A New Hypothesis for Peristalsis

I want to take another look at the term, “peristalsis.” The definition from Wikipedia is what we learned in school:

“In the human gastrointestinal tract smooth muscle tissue contracts in sequence to produce a peristaltic wave, which propels a ball of food (called a bolus while in the esophagus/upper gastrointestinal tract and chyme in the stomach) along the tract. Peristaltic movement comprises relaxation of circular smooth muscles, then their contraction behind the chewed material to keep it from moving backward, then longitudinal contraction to push it forward.”

But are the smooth muscles running the show? What is the “intelligence” of that contraction?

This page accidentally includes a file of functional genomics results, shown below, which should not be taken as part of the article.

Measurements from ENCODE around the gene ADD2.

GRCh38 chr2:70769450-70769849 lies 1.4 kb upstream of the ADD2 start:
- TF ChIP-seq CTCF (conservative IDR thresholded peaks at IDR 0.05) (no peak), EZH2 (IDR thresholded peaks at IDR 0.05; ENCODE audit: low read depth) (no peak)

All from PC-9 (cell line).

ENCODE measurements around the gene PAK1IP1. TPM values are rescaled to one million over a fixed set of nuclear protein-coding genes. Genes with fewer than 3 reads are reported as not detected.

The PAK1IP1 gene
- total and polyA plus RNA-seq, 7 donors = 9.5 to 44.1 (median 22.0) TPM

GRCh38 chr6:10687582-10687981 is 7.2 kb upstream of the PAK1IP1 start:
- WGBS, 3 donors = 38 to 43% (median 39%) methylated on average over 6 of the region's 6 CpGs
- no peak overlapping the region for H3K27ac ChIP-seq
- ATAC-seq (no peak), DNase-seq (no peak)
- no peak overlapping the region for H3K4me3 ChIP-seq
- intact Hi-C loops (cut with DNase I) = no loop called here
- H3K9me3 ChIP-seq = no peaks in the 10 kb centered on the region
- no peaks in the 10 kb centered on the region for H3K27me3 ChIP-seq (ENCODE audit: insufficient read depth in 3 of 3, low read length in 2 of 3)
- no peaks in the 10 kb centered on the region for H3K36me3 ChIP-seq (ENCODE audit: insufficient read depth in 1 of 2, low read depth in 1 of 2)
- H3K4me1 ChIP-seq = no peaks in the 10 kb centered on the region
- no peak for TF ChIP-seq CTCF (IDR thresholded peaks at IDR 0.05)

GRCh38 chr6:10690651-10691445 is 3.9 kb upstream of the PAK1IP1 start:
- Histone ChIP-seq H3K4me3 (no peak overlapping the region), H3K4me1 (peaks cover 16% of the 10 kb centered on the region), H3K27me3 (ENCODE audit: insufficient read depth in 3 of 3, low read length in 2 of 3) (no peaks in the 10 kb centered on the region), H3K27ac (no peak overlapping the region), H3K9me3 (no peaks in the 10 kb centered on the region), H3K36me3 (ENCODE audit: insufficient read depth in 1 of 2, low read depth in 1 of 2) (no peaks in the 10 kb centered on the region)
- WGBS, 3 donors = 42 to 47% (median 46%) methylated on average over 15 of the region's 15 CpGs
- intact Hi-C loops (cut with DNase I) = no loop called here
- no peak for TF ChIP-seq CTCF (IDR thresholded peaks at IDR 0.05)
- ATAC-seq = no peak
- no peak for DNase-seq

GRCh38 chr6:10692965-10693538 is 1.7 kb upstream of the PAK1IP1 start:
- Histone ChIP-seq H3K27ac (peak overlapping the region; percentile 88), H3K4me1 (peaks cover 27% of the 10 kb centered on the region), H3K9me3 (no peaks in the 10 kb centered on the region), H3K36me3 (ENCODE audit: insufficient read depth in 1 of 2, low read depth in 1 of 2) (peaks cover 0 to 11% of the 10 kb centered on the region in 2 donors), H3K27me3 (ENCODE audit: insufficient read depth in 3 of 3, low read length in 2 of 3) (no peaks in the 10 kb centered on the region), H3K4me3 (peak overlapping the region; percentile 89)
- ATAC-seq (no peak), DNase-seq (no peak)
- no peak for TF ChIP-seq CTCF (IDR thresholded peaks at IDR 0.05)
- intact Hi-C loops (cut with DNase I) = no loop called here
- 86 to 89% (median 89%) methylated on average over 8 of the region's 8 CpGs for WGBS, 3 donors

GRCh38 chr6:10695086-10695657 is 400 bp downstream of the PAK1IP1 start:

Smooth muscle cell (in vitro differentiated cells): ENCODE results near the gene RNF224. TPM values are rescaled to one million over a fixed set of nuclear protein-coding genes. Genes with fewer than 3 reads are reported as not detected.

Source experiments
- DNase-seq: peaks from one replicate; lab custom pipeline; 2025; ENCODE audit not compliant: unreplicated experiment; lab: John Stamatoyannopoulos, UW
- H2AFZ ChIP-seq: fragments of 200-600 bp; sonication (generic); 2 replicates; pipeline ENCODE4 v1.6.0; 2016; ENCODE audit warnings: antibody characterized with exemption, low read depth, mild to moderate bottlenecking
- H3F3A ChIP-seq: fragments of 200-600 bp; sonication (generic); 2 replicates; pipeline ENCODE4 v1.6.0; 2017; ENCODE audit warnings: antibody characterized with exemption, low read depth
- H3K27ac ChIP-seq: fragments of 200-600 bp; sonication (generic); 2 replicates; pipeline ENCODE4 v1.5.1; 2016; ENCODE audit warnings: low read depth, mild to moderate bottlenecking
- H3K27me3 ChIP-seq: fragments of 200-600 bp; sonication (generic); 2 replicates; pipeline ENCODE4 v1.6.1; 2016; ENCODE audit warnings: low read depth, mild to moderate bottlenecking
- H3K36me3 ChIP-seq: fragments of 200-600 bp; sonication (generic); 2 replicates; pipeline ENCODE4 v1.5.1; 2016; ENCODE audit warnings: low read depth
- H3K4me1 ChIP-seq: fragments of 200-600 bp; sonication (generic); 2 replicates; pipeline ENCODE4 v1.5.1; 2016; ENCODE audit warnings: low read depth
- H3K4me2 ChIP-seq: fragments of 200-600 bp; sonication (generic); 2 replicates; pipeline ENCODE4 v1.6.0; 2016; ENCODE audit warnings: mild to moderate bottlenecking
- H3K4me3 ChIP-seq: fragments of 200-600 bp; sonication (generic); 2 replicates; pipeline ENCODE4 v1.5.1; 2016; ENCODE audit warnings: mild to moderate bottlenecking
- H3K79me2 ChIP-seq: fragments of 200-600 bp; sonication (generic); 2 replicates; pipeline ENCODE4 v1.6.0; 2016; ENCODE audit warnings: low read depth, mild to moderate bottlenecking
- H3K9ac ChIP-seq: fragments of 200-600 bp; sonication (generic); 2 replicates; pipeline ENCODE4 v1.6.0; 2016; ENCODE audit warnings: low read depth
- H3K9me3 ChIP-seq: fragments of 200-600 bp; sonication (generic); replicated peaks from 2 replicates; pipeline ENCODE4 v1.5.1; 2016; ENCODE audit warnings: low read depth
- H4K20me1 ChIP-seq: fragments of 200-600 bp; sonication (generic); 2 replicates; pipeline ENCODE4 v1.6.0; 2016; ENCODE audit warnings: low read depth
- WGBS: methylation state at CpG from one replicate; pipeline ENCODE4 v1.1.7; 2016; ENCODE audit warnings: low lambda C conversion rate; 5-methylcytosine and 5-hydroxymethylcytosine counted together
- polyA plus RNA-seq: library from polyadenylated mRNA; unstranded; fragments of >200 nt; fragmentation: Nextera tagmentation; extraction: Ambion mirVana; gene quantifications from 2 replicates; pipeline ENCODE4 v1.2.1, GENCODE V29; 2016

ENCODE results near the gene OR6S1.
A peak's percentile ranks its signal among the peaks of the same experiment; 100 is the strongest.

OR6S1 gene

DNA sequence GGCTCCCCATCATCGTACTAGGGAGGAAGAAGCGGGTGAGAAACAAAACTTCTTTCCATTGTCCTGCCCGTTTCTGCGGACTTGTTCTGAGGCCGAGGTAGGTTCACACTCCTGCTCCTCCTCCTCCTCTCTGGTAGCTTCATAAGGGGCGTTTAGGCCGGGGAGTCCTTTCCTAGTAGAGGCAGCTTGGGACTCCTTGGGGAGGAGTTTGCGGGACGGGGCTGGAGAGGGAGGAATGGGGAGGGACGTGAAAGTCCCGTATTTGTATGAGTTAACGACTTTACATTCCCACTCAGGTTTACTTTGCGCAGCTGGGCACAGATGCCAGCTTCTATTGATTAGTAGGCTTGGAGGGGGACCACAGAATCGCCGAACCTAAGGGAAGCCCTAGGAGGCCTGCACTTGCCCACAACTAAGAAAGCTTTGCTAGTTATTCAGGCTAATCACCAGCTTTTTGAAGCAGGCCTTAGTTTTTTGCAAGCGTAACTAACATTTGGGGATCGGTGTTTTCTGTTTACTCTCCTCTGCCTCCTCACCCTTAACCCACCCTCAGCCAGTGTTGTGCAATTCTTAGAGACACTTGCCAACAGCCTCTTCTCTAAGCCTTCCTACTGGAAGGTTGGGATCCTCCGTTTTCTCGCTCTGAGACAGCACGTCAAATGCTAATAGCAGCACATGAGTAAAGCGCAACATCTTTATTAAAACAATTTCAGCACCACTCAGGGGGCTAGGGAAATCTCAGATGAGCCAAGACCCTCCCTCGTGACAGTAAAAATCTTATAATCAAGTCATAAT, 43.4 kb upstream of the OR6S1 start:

I am strongly suggesting that the unrestricted craniosacral fascial system (great craniosacral motion and a freed fascial web) in conjunction with the enteric (intrinsic or second brain) division of the autonomic nervous system is that “intelligence.” Acting as one unit, this system covers, connects, and controls every smooth muscle cell of the gastrointestinal tract.

I believe that birth trauma can restrict the peristaltic wave and cause constipation; the Gillespie Approach can free up this system for normal function. We have clinically seen this phenomenon hundred of times in our research where constipated babies have normal daily bowel movements after therapy. We will have to wait for basic science research to confirm this hypothesis.

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